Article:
A Great Plunge Along the Way -- A dip in a waterfall pool is everybody's tropical-island fantasy. A great place to stop is Twin Falls, at mile marker 2. Just before the wide, concrete bridge, pull over on the mountain side and park. There is a NO TRESPASSING sign on the gate. Although you will see several cars parked in the area and a steady line of people going up to the falls, be aware that this is private property and trespassing is illegal in Hawaii. If you decide that you want to risk it, you will walk about 3 to 5 minutes to the waterfall and pool, or continue on another 10 to 15 minutes to the second, larger waterfall and pool (don't go in if it has been raining).

Hidden Huelo -- Just before mile marker 4 on a blind curve, look for a double row of mailboxes on the left side by a pay phone. Down the road lies a hidden Hawaii of an earlier time, where an indescribable sense of serenity prevails. Hemmed in by Waipo and Hoalua bays is the remote community of Huelo, which means "tail end, last." This fertile area once supported a population of 75,000; today only a few hundred live among the scattered homes here, where a handful of B&Bs and exquisite vacation rentals cater to a trickle of travelers.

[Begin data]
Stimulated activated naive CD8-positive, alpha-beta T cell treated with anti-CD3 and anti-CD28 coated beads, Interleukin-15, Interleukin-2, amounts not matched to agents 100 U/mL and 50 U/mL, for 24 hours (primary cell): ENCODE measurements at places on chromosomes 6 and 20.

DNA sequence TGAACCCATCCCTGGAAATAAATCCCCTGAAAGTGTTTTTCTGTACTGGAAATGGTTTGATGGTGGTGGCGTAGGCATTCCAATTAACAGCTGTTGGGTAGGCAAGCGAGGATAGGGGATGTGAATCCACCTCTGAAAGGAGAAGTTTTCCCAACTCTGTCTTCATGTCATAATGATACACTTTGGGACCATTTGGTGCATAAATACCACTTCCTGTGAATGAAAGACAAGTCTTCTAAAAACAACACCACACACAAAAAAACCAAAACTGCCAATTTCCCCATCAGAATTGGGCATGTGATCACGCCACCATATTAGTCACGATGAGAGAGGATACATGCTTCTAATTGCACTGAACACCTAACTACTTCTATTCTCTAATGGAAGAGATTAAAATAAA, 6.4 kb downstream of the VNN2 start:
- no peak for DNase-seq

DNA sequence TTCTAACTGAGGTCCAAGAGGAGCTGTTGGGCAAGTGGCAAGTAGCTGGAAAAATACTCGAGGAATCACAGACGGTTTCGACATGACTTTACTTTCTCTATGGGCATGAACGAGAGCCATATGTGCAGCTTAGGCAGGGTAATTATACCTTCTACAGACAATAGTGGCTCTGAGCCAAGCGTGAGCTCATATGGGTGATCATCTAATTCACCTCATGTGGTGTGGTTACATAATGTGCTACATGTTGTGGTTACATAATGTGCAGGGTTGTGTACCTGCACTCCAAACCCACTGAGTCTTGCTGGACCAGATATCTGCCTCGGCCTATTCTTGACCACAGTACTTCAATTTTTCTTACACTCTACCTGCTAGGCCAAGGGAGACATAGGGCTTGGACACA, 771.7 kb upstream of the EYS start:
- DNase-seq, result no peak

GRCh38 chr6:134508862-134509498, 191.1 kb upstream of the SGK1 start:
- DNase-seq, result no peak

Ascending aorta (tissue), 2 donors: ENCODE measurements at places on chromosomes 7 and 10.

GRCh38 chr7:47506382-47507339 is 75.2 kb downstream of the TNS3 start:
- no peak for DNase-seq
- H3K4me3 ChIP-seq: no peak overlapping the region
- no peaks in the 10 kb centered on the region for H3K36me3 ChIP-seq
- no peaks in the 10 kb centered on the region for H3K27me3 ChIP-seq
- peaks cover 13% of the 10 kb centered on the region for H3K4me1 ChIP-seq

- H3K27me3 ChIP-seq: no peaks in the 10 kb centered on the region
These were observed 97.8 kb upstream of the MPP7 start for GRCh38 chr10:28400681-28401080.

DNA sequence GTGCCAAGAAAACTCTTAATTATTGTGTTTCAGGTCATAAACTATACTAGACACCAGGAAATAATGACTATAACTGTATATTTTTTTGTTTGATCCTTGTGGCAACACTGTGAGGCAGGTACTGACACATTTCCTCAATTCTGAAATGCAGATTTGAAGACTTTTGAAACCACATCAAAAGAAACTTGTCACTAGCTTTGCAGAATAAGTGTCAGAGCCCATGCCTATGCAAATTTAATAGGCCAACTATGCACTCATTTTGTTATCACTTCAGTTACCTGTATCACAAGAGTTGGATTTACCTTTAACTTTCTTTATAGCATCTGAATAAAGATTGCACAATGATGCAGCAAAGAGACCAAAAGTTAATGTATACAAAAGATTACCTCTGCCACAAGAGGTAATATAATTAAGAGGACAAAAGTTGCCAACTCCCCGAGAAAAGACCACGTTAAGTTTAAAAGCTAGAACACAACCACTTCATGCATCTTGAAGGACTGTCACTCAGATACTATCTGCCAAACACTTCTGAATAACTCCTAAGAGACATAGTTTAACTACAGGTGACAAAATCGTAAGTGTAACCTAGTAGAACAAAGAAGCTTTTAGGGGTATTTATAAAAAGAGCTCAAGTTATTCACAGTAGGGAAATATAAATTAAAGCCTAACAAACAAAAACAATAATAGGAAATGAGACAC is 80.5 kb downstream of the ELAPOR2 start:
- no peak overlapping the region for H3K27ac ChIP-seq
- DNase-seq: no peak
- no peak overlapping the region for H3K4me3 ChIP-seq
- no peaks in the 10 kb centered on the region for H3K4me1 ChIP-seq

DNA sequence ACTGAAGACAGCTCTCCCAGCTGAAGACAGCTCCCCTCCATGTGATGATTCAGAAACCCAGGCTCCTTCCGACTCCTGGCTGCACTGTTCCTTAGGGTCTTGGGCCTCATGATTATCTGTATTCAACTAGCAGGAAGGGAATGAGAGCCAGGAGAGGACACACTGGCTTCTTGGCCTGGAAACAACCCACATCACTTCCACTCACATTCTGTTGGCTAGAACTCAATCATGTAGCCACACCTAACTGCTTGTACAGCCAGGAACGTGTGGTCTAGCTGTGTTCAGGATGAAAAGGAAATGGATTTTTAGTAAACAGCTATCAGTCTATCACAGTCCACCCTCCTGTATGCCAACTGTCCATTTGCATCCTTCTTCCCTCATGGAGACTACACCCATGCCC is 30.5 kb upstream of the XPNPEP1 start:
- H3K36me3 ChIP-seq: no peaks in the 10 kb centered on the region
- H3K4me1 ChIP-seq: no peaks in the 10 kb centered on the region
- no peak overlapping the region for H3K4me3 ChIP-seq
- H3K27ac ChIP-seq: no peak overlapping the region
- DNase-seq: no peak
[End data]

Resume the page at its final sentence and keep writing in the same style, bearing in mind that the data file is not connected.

The only reason Huelo is even marked is the historic 1853 Kaulanapueo Church. Reminiscent of New England architecture, this coral-and-cement church, topped with a plantation-green steeple and a gray tin roof, is still in use, although services are held just once or twice a month. It still has the same austere interior of 1853: straight-backed benches, a no-nonsense platform for the minister, and no distractions on the walls to tempt you from paying attention to the sermon. Next to the church is a small graveyard, a personal history of this village in concrete and stone.

Koolau Forest Reserve -- After Huelo, the vegetation seems more lush, as though Mother Nature had poured Miracle-Gro on everything. This is the edge of the Koolau Forest Reserve. Koolau means "windward," and this certainly is one of the greatest examples of a lush windward area: The coastline here gets about 60 to 80 inches of rain a year, as well as runoff from the 200 to 300 inches that falls from farther up the mountain. You'll see trees laden with guavas, as well as mangoes, java plums, and avocados the size of softballs. The spiny, long-leafed plants are hala trees, which the Hawaiians used for weaving baskets, mats, and even canoe sails.